For the UK, the prospect of offshore decommissioning in the North Sea has become something of an ominous cloud on the horizon. As the UK Continental Shelf (UKCS) continues to mature, growing numbers of the roughly 470 oil installations, 10,000km of pipeline and 5,000 wells are approaching the end of their productive lives.
Under the OSPAR convention, these assets will need to be dismantled and removed from their production sites for onshore disposal or repurposing. The cost and complexity of carrying out this work is one of the oil and gas industry’s largest ongoing challenges.
“It’s a massive engineering task,” says Professor Tom Baxter , senior lecturer in chemical engineering at the University of Aberdeen.
And in the UK, it’s not just the private sector that’s on the hook. Under the country’s offshore tax framework, the Treasury allows companies to reclaim taxes paid in previous years to help cover decommissioning costs. A Wood Mackenzie analysis found that UK taxpayers will likely refund around £24bn of the £53bn expected to be spent by the industry on decommissioning in the coming decades, raising concerns that as production continues to decline, the decommissioning bill could lead to the North Sea becoming a drain on public finances, rather than a contributor.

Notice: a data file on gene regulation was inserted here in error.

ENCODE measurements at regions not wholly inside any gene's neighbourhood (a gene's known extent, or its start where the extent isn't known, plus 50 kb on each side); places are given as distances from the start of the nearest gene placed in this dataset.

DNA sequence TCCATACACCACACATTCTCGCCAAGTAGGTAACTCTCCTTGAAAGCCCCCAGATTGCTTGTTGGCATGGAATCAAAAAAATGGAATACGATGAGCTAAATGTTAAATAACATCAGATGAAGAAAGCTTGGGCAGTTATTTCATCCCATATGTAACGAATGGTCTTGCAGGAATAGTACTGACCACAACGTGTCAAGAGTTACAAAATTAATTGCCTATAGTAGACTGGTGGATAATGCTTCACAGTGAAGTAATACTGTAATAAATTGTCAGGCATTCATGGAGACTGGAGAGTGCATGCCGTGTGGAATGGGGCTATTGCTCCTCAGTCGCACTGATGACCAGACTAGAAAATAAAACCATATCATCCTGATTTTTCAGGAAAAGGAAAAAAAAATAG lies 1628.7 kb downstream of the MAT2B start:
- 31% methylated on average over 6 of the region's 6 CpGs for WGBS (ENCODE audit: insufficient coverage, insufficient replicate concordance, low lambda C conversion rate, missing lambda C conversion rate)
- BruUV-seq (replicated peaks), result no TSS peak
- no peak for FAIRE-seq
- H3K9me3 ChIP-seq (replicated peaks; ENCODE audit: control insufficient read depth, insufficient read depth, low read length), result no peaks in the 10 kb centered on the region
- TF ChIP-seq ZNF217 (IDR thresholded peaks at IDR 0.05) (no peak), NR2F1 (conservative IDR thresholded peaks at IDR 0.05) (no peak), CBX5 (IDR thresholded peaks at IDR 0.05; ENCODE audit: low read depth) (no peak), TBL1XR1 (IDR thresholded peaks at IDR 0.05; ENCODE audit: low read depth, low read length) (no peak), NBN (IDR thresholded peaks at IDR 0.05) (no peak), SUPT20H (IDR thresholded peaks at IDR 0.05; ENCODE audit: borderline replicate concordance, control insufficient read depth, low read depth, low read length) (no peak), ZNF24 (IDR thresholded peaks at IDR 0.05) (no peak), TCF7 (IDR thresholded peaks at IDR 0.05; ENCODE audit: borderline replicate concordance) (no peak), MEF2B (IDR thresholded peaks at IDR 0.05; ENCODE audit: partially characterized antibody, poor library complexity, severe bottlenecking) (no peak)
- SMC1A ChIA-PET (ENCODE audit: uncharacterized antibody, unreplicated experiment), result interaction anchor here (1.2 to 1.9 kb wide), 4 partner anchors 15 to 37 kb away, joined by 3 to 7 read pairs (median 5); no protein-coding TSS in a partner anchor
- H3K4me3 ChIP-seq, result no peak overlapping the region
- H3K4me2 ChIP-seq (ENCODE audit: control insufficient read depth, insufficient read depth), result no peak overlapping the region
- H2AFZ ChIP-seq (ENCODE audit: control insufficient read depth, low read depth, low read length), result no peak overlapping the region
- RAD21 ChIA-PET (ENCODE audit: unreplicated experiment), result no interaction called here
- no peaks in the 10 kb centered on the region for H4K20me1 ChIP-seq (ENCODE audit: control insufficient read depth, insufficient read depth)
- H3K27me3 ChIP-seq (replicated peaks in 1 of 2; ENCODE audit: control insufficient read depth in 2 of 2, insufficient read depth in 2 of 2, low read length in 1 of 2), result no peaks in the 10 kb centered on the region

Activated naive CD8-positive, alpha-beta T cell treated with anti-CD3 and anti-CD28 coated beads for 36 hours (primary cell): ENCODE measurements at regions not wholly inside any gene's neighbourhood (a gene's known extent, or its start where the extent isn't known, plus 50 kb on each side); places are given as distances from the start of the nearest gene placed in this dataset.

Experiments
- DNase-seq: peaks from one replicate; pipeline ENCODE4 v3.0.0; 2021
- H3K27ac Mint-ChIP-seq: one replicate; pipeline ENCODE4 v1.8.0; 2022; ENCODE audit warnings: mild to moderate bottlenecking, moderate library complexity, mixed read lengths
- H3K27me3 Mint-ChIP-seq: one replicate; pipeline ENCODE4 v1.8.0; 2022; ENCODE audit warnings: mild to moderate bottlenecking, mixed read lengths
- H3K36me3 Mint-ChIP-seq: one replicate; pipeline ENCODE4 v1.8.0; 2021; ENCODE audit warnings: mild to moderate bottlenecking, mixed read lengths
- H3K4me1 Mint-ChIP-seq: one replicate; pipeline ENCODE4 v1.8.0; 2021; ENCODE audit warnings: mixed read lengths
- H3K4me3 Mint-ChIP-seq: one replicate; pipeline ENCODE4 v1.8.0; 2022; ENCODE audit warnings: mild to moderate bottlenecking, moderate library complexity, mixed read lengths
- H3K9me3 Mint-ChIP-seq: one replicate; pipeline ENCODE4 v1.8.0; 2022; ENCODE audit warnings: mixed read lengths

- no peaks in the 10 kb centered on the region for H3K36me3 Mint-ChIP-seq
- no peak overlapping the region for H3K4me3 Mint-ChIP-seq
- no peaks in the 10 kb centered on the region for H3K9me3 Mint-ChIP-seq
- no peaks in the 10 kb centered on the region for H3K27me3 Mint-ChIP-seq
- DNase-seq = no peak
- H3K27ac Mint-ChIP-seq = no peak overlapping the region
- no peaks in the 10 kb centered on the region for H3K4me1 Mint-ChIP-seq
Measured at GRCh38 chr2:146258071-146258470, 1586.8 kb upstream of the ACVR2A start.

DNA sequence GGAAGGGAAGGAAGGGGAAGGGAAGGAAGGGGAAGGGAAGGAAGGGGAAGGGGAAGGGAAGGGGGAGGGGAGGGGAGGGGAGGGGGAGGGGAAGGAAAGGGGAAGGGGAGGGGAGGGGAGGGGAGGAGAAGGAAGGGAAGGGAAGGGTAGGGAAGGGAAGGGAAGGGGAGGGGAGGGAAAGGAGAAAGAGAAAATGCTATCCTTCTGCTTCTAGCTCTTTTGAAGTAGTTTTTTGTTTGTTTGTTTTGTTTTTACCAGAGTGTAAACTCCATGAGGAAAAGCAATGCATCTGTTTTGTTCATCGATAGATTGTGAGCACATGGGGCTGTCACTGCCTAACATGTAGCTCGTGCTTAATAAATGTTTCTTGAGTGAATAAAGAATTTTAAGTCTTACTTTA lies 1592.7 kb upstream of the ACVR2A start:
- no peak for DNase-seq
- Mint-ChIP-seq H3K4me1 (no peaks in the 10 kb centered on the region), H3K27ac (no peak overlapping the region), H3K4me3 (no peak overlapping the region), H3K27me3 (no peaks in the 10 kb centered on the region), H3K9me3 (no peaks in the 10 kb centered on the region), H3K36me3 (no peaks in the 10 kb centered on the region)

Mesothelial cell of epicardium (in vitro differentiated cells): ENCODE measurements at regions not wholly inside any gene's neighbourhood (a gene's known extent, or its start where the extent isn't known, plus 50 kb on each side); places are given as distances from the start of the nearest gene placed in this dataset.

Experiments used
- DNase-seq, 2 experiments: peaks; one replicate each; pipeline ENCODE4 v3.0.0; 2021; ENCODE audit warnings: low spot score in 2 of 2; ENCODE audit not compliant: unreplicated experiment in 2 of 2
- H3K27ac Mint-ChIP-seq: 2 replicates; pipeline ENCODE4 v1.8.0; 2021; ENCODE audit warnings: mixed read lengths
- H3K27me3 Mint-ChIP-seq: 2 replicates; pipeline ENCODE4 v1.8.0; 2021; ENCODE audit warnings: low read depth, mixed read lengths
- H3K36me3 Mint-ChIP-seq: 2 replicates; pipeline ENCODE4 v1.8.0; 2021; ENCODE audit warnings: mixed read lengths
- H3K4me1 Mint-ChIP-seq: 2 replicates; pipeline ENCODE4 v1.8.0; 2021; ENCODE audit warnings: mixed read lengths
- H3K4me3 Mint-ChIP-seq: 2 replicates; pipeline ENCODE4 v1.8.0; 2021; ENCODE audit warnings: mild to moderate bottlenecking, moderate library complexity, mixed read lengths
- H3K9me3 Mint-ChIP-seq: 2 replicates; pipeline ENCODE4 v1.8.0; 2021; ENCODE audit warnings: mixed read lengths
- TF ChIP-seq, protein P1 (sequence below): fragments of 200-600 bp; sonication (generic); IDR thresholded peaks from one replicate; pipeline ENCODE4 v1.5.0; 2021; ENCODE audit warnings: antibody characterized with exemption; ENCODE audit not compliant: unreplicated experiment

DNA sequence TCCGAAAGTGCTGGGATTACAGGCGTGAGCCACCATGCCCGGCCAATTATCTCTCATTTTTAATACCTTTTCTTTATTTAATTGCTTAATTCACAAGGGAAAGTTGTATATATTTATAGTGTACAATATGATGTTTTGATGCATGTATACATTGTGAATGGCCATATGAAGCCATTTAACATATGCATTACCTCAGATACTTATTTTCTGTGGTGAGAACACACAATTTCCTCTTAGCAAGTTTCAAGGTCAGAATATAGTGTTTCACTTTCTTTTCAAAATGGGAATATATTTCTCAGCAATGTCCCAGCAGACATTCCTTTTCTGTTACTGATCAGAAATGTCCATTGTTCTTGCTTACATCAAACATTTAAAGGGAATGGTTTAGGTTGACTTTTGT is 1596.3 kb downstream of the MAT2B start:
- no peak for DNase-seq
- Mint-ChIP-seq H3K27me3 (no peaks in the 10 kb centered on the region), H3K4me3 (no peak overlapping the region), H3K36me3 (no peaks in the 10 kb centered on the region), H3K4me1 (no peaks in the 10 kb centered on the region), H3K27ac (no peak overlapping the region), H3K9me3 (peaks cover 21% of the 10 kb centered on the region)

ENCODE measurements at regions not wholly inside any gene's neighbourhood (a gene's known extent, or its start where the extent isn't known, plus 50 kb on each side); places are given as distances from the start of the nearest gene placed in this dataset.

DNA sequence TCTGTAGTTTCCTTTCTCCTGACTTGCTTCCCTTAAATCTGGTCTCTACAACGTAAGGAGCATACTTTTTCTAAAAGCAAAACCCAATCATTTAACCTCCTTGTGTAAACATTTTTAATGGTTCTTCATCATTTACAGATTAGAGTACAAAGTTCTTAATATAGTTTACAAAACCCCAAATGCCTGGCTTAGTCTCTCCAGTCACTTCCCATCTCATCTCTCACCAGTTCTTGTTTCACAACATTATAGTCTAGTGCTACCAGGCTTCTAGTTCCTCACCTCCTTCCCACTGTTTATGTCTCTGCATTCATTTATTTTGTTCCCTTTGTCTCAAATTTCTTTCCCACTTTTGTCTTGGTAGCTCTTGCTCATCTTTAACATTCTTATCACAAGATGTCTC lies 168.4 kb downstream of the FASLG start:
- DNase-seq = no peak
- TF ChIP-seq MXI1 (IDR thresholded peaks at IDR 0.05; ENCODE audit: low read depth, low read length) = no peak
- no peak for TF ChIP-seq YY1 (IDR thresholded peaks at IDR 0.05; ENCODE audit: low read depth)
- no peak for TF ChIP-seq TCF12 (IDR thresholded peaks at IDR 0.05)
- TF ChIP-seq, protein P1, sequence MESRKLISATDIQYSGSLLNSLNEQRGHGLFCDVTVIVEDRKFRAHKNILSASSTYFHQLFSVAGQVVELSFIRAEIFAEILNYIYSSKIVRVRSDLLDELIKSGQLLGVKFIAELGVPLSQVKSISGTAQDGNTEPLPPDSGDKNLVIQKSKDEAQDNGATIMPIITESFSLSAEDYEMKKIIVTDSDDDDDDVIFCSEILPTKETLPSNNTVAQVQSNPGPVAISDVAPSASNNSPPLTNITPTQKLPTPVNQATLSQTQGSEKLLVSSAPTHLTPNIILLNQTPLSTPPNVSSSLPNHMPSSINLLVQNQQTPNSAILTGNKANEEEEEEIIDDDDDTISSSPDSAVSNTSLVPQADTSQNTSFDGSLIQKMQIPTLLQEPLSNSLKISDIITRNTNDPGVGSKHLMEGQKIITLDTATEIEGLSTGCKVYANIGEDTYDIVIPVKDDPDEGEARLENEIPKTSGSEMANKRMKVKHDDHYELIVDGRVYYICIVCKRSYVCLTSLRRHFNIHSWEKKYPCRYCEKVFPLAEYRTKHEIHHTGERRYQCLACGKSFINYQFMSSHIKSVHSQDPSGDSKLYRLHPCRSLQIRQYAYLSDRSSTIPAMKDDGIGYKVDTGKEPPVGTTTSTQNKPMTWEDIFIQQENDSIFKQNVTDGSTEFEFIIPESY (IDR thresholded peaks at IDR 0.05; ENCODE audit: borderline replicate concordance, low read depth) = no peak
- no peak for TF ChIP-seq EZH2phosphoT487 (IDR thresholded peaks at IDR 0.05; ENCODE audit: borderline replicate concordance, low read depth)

Current international rules – enforced in the UK by the Petroleum Act 1998 – broadly require the complete removal of offshore assets, with some scope for exemptions for infrastructure that may prove dangerous to remove. Given the massive costs that are still to come and the fact that an estimated 90% of offshore installations are set for complete removal from the sea, there is an obvious question: is this the right way to go about making the UK’s retired offshore infrastructure safe?